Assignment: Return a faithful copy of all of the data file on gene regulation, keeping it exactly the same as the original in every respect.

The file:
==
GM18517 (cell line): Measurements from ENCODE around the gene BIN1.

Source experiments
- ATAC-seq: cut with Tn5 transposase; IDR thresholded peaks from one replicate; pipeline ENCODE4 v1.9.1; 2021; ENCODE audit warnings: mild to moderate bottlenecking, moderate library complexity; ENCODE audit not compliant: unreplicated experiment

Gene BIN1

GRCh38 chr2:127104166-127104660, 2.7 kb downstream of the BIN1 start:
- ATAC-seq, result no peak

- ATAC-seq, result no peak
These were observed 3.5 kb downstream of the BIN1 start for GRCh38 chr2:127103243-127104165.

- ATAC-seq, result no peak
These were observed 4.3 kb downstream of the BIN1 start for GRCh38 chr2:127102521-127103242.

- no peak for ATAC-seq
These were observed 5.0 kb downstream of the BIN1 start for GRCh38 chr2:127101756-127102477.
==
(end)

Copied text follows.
GM18517 (cell line): Measurements from ENCODE around the gene BIN1.

Source experiments
- ATAC-seq: cut with Tn5 transposase; IDR thresholded peaks from one replicate; pipeline ENCODE4 v1.9.1; 2021; ENCODE audit warnings: mild to moderate bottlenecking, moderate library complexity; ENCODE audit not compliant: unreplicated experiment

Gene BIN1

GRCh38 chr2:127104166-127104660, 2.7 kb downstream of the BIN1 start:
- ATAC-seq, result no peak

- ATAC-seq, result no peak
These were observed 3.5 kb downstream of the BIN1 start for GRCh38 chr2:127103243-127104165.

- ATAC-seq, result no peak
These were observed 4.3 kb downstream of the BIN1 start for GRCh38 chr2:127102521-127103242.

- no peak for ATAC-seq
These were observed 5.0 kb downstream of the BIN1 start for GRCh38 chr2:127101756-127102477.